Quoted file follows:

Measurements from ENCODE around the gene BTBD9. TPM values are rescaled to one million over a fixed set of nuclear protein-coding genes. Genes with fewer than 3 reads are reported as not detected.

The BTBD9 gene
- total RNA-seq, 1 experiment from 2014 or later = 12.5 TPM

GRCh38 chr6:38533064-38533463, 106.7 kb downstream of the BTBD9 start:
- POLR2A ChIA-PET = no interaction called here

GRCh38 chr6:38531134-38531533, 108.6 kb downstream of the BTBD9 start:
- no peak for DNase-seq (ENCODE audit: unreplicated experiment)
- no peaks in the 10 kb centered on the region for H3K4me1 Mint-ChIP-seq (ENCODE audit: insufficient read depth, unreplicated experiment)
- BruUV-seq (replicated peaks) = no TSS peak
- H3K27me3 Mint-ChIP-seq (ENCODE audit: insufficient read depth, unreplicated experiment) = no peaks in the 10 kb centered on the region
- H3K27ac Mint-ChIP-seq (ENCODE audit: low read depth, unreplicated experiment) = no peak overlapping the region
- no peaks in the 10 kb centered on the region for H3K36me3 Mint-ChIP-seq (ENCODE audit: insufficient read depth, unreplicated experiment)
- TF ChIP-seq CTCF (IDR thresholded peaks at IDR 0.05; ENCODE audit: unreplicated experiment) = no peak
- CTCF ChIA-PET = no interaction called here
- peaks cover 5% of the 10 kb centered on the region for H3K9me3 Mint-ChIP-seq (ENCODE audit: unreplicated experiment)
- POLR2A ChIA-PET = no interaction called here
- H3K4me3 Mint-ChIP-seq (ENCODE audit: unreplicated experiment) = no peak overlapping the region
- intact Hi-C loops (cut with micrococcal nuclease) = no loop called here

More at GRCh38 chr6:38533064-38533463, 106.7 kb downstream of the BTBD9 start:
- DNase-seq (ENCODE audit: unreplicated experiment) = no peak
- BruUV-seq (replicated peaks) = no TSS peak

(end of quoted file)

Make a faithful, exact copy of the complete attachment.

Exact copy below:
Measurements from ENCODE around the gene BTBD9. TPM values are rescaled to one million over a fixed set of nuclear protein-coding genes. Genes with fewer than 3 reads are reported as not detected.

The BTBD9 gene
- total RNA-seq, 1 experiment from 2014 or later = 12.5 TPM

GRCh38 chr6:38533064-38533463, 106.7 kb downstream of the BTBD9 start:
- POLR2A ChIA-PET = no interaction called here

GRCh38 chr6:38531134-38531533, 108.6 kb downstream of the BTBD9 start:
- no peak for DNase-seq (ENCODE audit: unreplicated experiment)
- no peaks in the 10 kb centered on the region for H3K4me1 Mint-ChIP-seq (ENCODE audit: insufficient read depth, unreplicated experiment)
- BruUV-seq (replicated peaks) = no TSS peak
- H3K27me3 Mint-ChIP-seq (ENCODE audit: insufficient read depth, unreplicated experiment) = no peaks in the 10 kb centered on the region
- H3K27ac Mint-ChIP-seq (ENCODE audit: low read depth, unreplicated experiment) = no peak overlapping the region
- no peaks in the 10 kb centered on the region for H3K36me3 Mint-ChIP-seq (ENCODE audit: insufficient read depth, unreplicated experiment)
- TF ChIP-seq CTCF (IDR thresholded peaks at IDR 0.05; ENCODE audit: unreplicated experiment) = no peak
- CTCF ChIA-PET = no interaction called here
- peaks cover 5% of the 10 kb centered on the region for H3K9me3 Mint-ChIP-seq (ENCODE audit: unreplicated experiment)
- POLR2A ChIA-PET = no interaction called here
- H3K4me3 Mint-ChIP-seq (ENCODE audit: unreplicated experiment) = no peak overlapping the region
- intact Hi-C loops (cut with micrococcal nuclease) = no loop called here

More at GRCh38 chr6:38533064-38533463, 106.7 kb downstream of the BTBD9 start:
- DNase-seq (ENCODE audit: unreplicated experiment) = no peak
- BruUV-seq (replicated peaks) = no TSS peak